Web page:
The globalization of digital media has put pressure on education systems worldwide to be reformed. The emphasis is on schooling that will promote the cosmopolitan identities of globalized digital citizens. But what kind of cosmopolitan identities? And can we imagine truly cosmopolitan classrooms? Debates about digital media and learning and the need for educational reform have gone truly global. The proof is Rupert Murdoch’s massive News International corporation. At the recent global eG8 forum in Paris in May, Murdoch used his speaking platform to advocate a “digital revolution in schooling.”
According to his eG8 speech, the Web can now ensure that education delivers the digitally fluent workers required by a competitive global economy and simultaneously ensure global equity of access to education for all children. “In putting this creative force into schools we can ensure the poor child in Manila has the same chance as the rich child in Manhattan,” Murdoch said. “The key to our future is to unlock this potential.” He also now owns the Wireless Generation educational software company and argues that education needs more of the “tough standards” of American Idol.
Murdoch has mixed up three common ways of talking about the reform of education systems in a global digital age. The first is a tough economic argument that positions children as the human capital required by globally competitive nation-states. The second argument idealizes commercial consumerism—as Murdoch’s reference to American Idol implies—where everyone has more choice, autonomy and power over the course of their learning, which results in educational consumerism.
Finally, the third is a more cosmopolitan outlook. Cosmopolitanism, putting it very simply, is characterized by a humanitarian emphasis on global citizenship, respect for diversity and difference, empathy, participation, communities, and by shared, collective values on a planetary scale. It transcends boundaries such as national politics and idealizes the relations of the individual to the cosmos of universal belonging. To possess a cosmopolitan identity is to be a “citizen of the world,” at home everywhere. In the imagination of international business and politics, education is now going cosmic as a universal humanitarian concern which the Web can apparently resolve. The humanitarian, caring face of modern digital businesses and networked enterprises are going to take care of us all. This is globalization with a human face.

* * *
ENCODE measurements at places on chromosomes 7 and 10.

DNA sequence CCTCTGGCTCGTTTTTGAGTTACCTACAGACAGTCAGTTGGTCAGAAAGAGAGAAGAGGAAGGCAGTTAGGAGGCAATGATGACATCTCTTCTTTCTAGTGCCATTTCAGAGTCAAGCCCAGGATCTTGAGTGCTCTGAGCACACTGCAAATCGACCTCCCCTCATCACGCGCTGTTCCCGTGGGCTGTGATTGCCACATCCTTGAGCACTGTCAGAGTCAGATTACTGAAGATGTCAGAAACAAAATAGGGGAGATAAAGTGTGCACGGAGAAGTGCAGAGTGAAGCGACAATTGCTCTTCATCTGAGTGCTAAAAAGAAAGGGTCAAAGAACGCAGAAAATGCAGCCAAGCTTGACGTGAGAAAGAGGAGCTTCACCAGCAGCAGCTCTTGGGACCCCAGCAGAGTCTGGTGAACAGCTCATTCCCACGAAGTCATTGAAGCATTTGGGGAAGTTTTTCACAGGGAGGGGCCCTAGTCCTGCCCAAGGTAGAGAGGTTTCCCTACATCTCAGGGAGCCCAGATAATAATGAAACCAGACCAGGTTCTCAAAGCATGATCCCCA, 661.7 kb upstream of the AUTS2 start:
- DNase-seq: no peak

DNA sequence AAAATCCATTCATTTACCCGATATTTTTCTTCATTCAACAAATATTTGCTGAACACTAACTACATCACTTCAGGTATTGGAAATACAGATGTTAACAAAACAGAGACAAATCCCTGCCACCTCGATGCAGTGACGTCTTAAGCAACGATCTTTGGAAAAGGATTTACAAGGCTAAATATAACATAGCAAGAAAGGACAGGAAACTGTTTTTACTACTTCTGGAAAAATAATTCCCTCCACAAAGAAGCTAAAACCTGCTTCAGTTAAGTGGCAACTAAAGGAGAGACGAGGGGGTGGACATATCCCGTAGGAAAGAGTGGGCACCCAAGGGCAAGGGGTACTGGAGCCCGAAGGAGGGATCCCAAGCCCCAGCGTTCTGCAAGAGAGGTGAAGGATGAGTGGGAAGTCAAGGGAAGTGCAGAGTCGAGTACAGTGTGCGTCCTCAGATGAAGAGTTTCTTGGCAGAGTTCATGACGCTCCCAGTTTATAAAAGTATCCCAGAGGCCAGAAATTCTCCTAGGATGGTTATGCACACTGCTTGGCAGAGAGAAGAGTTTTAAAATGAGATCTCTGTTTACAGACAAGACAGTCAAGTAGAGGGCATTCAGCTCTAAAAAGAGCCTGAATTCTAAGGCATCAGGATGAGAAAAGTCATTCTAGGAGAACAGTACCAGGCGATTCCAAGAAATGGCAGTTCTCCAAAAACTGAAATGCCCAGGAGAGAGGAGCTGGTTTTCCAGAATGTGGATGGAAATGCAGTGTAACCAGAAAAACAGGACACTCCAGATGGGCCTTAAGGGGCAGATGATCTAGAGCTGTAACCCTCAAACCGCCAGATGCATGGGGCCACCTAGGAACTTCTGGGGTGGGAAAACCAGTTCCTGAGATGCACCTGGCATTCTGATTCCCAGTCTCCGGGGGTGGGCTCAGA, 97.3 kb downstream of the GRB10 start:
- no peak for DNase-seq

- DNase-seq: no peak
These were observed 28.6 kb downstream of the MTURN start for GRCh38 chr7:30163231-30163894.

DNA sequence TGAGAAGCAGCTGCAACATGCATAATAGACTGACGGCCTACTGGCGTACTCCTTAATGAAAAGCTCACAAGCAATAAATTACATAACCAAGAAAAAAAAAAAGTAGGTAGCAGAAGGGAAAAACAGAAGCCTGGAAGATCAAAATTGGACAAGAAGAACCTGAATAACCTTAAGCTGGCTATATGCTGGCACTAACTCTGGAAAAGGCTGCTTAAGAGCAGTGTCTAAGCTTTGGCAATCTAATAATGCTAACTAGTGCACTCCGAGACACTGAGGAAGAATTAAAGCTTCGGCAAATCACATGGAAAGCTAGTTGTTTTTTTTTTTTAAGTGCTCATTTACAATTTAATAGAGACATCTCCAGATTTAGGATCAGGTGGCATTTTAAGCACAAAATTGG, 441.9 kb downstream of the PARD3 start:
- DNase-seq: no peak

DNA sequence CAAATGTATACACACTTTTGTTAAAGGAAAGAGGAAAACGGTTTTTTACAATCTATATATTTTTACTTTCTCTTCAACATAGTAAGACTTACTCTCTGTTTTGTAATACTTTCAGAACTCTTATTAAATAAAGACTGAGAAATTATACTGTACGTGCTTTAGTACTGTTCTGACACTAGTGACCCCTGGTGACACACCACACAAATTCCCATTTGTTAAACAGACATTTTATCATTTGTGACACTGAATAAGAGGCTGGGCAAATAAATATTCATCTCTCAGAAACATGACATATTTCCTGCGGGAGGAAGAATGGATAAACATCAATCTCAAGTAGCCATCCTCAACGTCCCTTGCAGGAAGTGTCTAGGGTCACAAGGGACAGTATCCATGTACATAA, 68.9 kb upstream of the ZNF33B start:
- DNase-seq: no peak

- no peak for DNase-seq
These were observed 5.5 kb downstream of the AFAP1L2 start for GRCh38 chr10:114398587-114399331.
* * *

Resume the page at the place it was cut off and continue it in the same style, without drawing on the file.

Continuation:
But cosmopolitanism is a bit more confusing than the utopian ideal of global equity and universal human respect repeated in the speeches of corporate entrepreneurs and politicians at events like eG8. So what does a cosmopolitan classroom look like? What kinds of learners or citizens are expected to be shaped by curricular cosmopolitanism?
David Held’s book Cosmopolitanism sets out three major global concerns: 1) sharing our planet (climate change, biodiversity losses); 2) sustaining our humanity (poverty, conflict prevention, global infectious diseases); and 3) developing our rulebook (nuclear proliferation, toxic waste disposal, intellectual property rights, genetic research rules, trade, finance and tax rules). Responding adequately to these challenges will require educational systems that promote such cosmopolitan principles as moral action and self-responsibility, active agency, consent, inclusiveness and equality, self-understanding, collective enterprise, increased public deliberation and decision-making, and the cultivation of values that transcend the merely local and provincial.
These are certainly worthy cosmopolitan ideals for any classroom or curriculum. Recent curriculum research shows how they have now entered educational debates. There is an increasing emphasis on a kind of globally empathetic cosmopolitanism in interventions like Project-Based Learning, Enquiring Minds and Learning Futures, for example, aims which are supposedly supported through increased learner autonomy and self-responsibility in Web-enhanced learning environments.